Sometimes there are reasons why a pitcher or a pitching staff can outperform their xFIP. If their team has extraordinarily skillful defensive players, or if their catcher is extremely good at framing pitches, or if their ballpark is extremely pitcher-friendly then perhaps they could continue to post ERAs better than their xFIP. But this is pretty rare and the effect is not all that large, certainly not large enough to account for the nearly full run difference between the Cardinals’ ERA and xFIP.

xFIP gives us a way of isolating the true talent and skill level of the pitcher, stripping away all the factors outside his control to focus solely on his actual performance. xFIP has been statistically proven to predict the future much better than ERA does. If you want to know what the Reds’ ERA will be in the second half of the season, the best way to make that prediction is to use their first half xFIP rather than their first half ERA.

This is good news for the Reds because xFIP shows the Cardinals are unlikely to continue pitching as well as they have. The chart above reveals that the Cardinals are probably going to start allowing more runs per game, meaning they are probably going to start losing more games. The Cardinals’ defense is average at best, probably even worse than that. Their ballpark does suppress offense, especially home runs. Their primary catcher, Yadier Molina, is known as one of the best defenders in the game is likely a good pitch framer. His brother Jose Molina was considered the best pitch framer in baseball until he retired last year. These advantages do help the Cardinals but do not account for such a big disparity between their ERA and xFIP.

The Cardinals have the best ERA in the National League, but their xFIP is 5th. The Pirates are 2nd, the Cubs 3rd, the Brewers 8th and the Reds 12th. So while we can expect the Cardinals to start allowing more runs unfortunately they will still be much better than the Reds.

Cardinals 0.292 81.2 47.3 8.0
Pirates 0.299 76.7 52.2 9.1
Cubs 0.293 73.5 45.6 11.0
Reds 0.275 72.7 44.4 11.3
Brewers 0.307 71.1 46.0 13.5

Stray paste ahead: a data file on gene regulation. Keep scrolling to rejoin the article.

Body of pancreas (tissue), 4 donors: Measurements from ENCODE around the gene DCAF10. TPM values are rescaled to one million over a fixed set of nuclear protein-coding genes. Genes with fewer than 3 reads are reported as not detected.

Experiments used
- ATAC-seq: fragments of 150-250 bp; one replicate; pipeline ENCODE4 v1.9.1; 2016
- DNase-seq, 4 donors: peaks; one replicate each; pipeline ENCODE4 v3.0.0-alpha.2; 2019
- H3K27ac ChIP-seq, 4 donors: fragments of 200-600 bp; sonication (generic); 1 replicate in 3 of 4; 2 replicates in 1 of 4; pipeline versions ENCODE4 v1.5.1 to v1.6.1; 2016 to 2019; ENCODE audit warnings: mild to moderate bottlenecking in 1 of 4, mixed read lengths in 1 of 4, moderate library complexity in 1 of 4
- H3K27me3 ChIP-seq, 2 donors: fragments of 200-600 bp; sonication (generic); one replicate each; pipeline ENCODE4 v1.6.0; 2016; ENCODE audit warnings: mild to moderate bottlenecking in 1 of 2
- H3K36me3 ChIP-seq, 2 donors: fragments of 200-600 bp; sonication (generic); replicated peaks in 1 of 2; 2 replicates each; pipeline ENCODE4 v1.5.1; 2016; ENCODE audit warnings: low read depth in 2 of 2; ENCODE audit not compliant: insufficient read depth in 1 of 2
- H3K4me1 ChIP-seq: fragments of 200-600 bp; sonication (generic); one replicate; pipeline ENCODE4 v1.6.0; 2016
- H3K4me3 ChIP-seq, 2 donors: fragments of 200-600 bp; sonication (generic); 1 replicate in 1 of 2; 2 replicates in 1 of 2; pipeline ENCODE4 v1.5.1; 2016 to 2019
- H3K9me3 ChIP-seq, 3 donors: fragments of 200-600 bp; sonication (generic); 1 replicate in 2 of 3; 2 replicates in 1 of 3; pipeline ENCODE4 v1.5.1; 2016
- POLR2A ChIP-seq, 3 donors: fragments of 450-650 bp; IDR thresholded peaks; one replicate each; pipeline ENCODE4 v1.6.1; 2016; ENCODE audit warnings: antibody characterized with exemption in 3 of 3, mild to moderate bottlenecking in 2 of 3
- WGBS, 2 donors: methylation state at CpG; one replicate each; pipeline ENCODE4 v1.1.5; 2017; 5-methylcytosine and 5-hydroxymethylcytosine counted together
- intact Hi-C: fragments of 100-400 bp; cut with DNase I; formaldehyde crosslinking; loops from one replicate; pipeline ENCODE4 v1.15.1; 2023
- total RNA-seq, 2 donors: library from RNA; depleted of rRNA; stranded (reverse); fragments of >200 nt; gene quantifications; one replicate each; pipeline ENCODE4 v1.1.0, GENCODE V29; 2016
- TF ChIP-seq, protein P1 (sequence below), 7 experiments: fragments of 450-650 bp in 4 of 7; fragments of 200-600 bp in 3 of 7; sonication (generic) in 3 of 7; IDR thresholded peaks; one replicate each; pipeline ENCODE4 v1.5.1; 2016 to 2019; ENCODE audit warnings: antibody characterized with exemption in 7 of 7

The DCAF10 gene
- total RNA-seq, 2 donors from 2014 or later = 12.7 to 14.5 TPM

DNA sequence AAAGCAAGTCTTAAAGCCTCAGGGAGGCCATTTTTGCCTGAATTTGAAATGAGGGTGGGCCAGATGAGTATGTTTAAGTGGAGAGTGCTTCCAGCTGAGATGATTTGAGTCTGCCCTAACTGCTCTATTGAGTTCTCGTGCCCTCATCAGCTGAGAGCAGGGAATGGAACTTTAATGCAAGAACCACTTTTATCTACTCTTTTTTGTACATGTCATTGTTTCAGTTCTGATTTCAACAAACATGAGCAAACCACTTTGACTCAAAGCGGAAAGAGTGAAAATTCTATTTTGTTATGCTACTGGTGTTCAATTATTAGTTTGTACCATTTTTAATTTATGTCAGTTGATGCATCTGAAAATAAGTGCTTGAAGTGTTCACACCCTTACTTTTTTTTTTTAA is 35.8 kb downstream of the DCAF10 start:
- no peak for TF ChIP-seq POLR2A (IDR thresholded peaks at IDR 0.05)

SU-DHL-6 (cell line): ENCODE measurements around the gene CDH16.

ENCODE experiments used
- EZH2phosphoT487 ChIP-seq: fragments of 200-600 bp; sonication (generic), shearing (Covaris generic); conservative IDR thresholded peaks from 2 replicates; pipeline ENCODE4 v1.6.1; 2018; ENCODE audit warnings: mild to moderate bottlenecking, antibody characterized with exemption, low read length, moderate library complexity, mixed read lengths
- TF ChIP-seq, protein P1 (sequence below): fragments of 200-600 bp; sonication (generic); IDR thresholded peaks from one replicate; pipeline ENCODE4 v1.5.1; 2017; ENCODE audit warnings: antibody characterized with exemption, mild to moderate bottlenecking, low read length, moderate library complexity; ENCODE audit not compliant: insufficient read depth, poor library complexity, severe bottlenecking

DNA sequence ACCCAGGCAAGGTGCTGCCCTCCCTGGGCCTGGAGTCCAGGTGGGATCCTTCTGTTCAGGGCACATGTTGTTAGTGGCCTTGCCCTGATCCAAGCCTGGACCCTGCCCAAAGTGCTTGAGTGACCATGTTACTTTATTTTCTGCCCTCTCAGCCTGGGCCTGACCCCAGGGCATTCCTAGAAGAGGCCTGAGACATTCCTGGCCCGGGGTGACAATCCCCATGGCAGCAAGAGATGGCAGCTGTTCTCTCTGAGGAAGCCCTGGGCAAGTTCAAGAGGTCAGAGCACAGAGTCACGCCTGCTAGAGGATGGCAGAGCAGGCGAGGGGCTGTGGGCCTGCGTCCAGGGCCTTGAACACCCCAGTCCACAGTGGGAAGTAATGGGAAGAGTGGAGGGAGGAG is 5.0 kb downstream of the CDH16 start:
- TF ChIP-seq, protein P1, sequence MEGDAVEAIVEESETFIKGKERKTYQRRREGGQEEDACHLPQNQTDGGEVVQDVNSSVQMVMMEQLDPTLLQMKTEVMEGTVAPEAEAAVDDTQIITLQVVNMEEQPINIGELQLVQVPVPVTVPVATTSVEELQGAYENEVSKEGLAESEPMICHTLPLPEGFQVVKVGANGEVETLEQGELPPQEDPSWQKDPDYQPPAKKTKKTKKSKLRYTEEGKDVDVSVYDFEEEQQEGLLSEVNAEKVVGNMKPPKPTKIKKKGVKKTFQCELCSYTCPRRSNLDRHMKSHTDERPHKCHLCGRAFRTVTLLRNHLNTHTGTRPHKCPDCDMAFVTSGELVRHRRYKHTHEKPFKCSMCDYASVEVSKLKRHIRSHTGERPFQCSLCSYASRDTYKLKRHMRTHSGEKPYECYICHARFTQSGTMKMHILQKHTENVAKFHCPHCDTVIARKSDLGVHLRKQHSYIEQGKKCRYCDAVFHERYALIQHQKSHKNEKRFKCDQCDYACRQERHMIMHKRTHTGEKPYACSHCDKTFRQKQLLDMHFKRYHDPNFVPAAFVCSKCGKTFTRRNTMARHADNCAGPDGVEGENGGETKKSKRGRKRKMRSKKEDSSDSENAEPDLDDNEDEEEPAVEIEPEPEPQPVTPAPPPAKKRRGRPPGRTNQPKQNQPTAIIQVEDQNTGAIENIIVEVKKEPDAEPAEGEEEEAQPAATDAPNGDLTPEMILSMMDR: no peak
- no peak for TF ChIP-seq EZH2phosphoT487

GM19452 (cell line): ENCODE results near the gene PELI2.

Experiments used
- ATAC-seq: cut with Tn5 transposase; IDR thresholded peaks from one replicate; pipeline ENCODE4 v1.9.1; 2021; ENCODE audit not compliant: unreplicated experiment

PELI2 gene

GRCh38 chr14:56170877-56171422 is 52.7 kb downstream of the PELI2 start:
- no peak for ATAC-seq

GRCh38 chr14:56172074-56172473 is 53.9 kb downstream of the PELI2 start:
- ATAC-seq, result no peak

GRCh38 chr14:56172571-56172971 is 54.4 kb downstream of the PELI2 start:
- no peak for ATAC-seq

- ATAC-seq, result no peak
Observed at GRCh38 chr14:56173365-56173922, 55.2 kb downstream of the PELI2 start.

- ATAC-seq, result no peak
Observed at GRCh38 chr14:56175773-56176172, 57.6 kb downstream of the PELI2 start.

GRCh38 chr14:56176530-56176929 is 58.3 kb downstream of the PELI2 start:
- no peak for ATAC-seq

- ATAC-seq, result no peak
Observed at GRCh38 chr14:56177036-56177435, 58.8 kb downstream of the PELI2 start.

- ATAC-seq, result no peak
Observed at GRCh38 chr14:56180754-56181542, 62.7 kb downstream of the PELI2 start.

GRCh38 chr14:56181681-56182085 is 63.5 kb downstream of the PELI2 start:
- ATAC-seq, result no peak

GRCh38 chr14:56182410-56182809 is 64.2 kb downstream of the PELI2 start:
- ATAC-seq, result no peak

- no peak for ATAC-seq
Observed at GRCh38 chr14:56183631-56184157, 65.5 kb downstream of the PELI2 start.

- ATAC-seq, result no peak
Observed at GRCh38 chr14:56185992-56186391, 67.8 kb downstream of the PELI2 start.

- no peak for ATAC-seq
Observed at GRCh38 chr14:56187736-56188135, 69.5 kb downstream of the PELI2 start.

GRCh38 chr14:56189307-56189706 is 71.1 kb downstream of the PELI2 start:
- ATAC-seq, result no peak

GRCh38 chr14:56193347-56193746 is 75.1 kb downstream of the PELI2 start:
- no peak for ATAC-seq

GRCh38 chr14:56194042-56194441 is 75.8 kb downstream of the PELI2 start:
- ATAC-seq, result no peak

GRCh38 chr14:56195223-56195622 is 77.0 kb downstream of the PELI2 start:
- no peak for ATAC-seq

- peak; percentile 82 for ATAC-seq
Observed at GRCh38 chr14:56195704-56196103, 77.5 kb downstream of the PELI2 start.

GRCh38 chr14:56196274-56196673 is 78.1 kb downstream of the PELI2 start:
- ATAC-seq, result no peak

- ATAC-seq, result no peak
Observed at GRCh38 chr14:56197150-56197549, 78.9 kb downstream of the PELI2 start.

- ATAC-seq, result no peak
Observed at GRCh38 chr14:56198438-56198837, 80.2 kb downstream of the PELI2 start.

This chart shows some “Luck Factors” that give us a good indication of whether a team has been affected by random variation. The league average BABIP is .295. This shows that the Cardinals have been neither lucky nor unlucky on balls in play. It shows that their defense has not turned batted balls into outs at a higher than normal rate. The Reds have exhibited a much better BABIP than the Cardinals, but the Reds have a superb defense, so it is no surprise that they turn more balls into outs.

LOB% stands for Left On Base %, or the number of runners who get on base that are left stranded at the end of an inning. League average is about 73%. Here we can see that the Cardinals have been very lucky. An 8.2% difference between the Cardinals’ 81.2% and the 73% league average makes a BIG difference in the number of runs allowed. The Cardinals’ 81.2% strand rate is by far the highest in all of baseball and is also totally unsustainable. The highest strand rate in baseball last year was 77.0%. The Cardinals’ strand rate last year and the year before was 74%. So there is no way they will continue to strand runners at the rate they have so far this year. Pitchers have very little effect on their ability to strand runners over the course of a season. Extremely high strikeout rates can sustain a higher than normal strand rate, but not anywhere near 81%, and the Cardinals don’t have a particularly high strikeout rate anyway.